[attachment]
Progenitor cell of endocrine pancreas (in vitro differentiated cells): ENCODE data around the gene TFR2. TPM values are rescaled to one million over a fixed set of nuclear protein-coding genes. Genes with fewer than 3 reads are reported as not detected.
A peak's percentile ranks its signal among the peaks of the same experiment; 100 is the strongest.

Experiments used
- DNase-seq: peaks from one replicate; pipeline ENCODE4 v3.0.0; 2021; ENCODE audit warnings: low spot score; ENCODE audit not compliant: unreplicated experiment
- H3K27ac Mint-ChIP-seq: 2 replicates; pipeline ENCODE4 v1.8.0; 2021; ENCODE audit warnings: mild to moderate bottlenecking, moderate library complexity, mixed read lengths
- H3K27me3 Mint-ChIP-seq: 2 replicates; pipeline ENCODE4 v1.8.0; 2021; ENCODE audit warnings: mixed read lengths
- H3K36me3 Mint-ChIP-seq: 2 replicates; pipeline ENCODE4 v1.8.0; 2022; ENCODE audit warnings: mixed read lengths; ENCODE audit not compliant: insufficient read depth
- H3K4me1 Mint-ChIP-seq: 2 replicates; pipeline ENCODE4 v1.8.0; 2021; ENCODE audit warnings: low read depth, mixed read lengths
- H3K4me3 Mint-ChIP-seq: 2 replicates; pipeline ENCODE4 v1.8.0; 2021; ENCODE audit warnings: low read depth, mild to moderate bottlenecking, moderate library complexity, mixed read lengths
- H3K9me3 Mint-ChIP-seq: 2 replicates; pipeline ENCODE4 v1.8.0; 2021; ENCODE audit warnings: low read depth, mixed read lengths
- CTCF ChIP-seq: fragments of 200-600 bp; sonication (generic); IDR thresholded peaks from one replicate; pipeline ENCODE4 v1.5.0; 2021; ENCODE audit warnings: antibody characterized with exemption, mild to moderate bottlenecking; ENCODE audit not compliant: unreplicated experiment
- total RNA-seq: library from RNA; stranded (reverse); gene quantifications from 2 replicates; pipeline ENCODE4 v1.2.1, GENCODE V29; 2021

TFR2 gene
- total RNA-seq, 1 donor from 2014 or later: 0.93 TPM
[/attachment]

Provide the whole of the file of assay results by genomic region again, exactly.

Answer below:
Progenitor cell of endocrine pancreas (in vitro differentiated cells): ENCODE data around the gene TFR2. TPM values are rescaled to one million over a fixed set of nuclear protein-coding genes. Genes with fewer than 3 reads are reported as not detected.
A peak's percentile ranks its signal among the peaks of the same experiment; 100 is the strongest.

Experiments used
- DNase-seq: peaks from one replicate; pipeline ENCODE4 v3.0.0; 2021; ENCODE audit warnings: low spot score; ENCODE audit not compliant: unreplicated experiment
- H3K27ac Mint-ChIP-seq: 2 replicates; pipeline ENCODE4 v1.8.0; 2021; ENCODE audit warnings: mild to moderate bottlenecking, moderate library complexity, mixed read lengths
- H3K27me3 Mint-ChIP-seq: 2 replicates; pipeline ENCODE4 v1.8.0; 2021; ENCODE audit warnings: mixed read lengths
- H3K36me3 Mint-ChIP-seq: 2 replicates; pipeline ENCODE4 v1.8.0; 2022; ENCODE audit warnings: mixed read lengths; ENCODE audit not compliant: insufficient read depth
- H3K4me1 Mint-ChIP-seq: 2 replicates; pipeline ENCODE4 v1.8.0; 2021; ENCODE audit warnings: low read depth, mixed read lengths
- H3K4me3 Mint-ChIP-seq: 2 replicates; pipeline ENCODE4 v1.8.0; 2021; ENCODE audit warnings: low read depth, mild to moderate bottlenecking, moderate library complexity, mixed read lengths
- H3K9me3 Mint-ChIP-seq: 2 replicates; pipeline ENCODE4 v1.8.0; 2021; ENCODE audit warnings: low read depth, mixed read lengths
- CTCF ChIP-seq: fragments of 200-600 bp; sonication (generic); IDR thresholded peaks from one replicate; pipeline ENCODE4 v1.5.0; 2021; ENCODE audit warnings: antibody characterized with exemption, mild to moderate bottlenecking; ENCODE audit not compliant: unreplicated experiment
- total RNA-seq: library from RNA; stranded (reverse); gene quantifications from 2 replicates; pipeline ENCODE4 v1.2.1, GENCODE V29; 2021

TFR2 gene
- total RNA-seq, 1 donor from 2014 or later: 0.93 TPM